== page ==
• All this banter also helps them solve a storytelling problem
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    Radiolab: An Appreciation

    I marvel at Radiolab when I hear it. I feel jealous. Its co-creators Jad Abumrad and Robert Krulwich have digested all the storytelling and production tricks of everyone in public radio before them, invented some slick moves of their own, and ended up creating the rarest thing you can create in any medium: a new aesthetic.
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    Telling a story - capturing the attention and curiosity of people. Sparking our humanity.
David McGavock

Our mission - Gapminder.org - 0 views

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    "About Gapminder

    Fighting the most devastating myths by building a fact-based world view that everyone understands.

    Gapminder is a non-profit venture - a modern "museum" on the Internet - promoting sustainable global development and achievement of the United Nations Millennium Development Goals."
David McGavock

critical-thinking - home - 3 views

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    "Welcome to the Critical Thinking Compendium!

    Join Howard Rheingold and other noted educators in creating a world-class resource for teaching critical thinking and Internet literacies."
Charles van der Haegen

Internet Society (ISOC) All About The Internet: Legal Guide - 1 views

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    "About the Internet
    Histories of the Internet

    ISOC has gathered links and resources on a range of important Internet topics. Please explore this collection of background material.
    Internet Scenario The Internet Society has developed four future Internet scenarios that reveal plausible courses of events that could impact the health of the Internet in the future.

    All about the History of the Internet. Articles from various organisations and personalities. Read more ...
    Guide to Internet Law

    The Internet Society provides this guide as a public service for all interested parties. The guide offers links to many useful legal research sites on the Internet, along with brief descriptions. Read more ...
    Market Research/Statistics

    Statistics, surveys, and Market research regarding the Internet. Read more ...
    About the Internet Learn more about the Internet
    Infrastructure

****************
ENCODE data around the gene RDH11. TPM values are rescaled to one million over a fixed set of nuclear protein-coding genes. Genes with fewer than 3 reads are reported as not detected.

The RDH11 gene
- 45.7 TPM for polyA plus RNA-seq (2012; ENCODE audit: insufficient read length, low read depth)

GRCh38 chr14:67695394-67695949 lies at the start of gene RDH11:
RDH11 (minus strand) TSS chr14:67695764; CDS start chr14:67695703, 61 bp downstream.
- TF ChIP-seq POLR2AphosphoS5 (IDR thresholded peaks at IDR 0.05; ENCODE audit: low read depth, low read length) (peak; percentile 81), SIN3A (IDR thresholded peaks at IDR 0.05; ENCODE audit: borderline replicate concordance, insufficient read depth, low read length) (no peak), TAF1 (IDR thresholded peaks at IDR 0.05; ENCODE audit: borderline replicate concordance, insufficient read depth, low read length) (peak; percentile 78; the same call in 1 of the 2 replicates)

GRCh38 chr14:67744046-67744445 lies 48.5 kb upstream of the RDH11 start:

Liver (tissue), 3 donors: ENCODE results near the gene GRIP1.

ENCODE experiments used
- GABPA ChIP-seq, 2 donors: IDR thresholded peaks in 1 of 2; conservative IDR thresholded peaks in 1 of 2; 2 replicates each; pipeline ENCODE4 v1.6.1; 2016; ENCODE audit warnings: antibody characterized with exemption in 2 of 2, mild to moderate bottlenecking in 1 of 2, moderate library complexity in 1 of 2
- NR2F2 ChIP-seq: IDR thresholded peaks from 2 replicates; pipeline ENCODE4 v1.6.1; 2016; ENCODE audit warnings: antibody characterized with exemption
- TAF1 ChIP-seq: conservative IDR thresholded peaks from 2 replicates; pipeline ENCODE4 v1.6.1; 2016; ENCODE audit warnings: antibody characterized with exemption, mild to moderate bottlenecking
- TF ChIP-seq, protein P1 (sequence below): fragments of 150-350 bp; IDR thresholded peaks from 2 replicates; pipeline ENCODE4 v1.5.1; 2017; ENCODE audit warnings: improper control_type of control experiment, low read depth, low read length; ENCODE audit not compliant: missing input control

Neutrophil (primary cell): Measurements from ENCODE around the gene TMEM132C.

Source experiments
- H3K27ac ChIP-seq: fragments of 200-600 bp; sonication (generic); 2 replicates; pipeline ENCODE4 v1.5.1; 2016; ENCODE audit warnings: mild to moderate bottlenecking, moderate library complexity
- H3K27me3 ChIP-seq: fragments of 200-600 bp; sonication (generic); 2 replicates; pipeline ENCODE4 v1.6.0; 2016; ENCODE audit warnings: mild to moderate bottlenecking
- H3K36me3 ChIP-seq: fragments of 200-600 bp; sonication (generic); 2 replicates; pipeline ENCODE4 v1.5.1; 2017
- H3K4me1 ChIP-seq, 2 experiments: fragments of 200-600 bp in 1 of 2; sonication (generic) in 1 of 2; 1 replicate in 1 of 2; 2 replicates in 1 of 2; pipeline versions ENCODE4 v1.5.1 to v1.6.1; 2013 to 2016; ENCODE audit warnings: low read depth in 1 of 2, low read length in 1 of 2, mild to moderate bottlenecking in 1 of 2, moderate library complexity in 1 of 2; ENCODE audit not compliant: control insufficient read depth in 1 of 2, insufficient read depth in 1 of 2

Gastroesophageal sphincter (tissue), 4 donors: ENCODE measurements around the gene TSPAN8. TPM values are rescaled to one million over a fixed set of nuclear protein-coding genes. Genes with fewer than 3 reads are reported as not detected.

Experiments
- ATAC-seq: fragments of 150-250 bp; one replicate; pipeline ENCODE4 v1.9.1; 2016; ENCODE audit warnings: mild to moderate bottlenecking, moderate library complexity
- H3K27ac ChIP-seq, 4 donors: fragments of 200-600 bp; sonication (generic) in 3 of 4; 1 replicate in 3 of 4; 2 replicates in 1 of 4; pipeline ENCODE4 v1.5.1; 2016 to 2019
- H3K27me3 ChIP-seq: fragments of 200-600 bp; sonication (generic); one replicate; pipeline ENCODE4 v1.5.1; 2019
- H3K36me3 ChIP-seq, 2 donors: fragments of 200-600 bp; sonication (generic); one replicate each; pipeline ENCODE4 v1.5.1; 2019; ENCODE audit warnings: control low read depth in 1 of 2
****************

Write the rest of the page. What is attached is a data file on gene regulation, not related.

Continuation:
Descriptions of the Internet's infrastructure. How is the Internet organised? What are the bodies involved at different levels? Read more ...
    Internet Code of Conduct

    Guidelines on conduct and use of the Internet. Read more "
David McGavock

How to hack RSS to Reduce Information Overload - 0 views

  • There is more information available in the world than any one person could hope to consume
  • There is more information available in the world than any one person could hope to consume
  • but most of that information is uninteresting, out of date, inaccurate, or not relevant for you.
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  • There is more information available in the world than any one person could hope to consume
  • There is more information available in the world than any one person could hope to consume
  • The key to reducing information overload is to more efficiently find the data you want among the information that you don’t care about.
  • at about the blogs where one in five or one in 10 posts are relevant for you?
  • the real magic is in filtering.
  • which lets me filter an RSS feed using various criteria: URL, author, date, content and more. 
  • and my some blogs filtered for just the best posts using PostRank.
  • The best thing about PostRank is that you can get an RSS feed of just the best posts from a particular publisher, and that feed then includes the PostRank score,
  • you can do even more hacking on the PostRank RSS feed using Yahoo Pipes.
  • Another technique that helps me to consume information more efficiently is to modify the format of many of my RSS feeds
  • By bringing more details into the title, I can avoid spending time clicking to get more information.
  • The final trick is to use Web APIs to gather additional data
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    There is more information available in the world than any one person could hope to consume (hundreds of exabytes of data),
    but most of that information is uninteresting, out of date, inaccurate, or not relevant for you.

    The key to reducing information overload is to more efficiently find the data you want among the information that you don't care about.